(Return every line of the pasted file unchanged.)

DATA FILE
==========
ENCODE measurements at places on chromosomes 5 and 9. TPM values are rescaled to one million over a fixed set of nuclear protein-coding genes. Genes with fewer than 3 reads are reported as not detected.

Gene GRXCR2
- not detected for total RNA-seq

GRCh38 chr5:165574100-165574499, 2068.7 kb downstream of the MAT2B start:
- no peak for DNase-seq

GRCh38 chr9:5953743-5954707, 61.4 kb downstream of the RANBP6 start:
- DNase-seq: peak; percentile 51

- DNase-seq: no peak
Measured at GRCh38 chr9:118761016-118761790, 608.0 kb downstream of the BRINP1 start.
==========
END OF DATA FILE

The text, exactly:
ENCODE measurements at places on chromosomes 5 and 9. TPM values are rescaled to one million over a fixed set of nuclear protein-coding genes. Genes with fewer than 3 reads are reported as not detected.

Gene GRXCR2
- not detected for total RNA-seq

GRCh38 chr5:165574100-165574499, 2068.7 kb downstream of the MAT2B start:
- no peak for DNase-seq

GRCh38 chr9:5953743-5954707, 61.4 kb downstream of the RANBP6 start:
- DNase-seq: peak; percentile 51

- DNase-seq: no peak
Measured at GRCh38 chr9:118761016-118761790, 608.0 kb downstream of the BRINP1 start.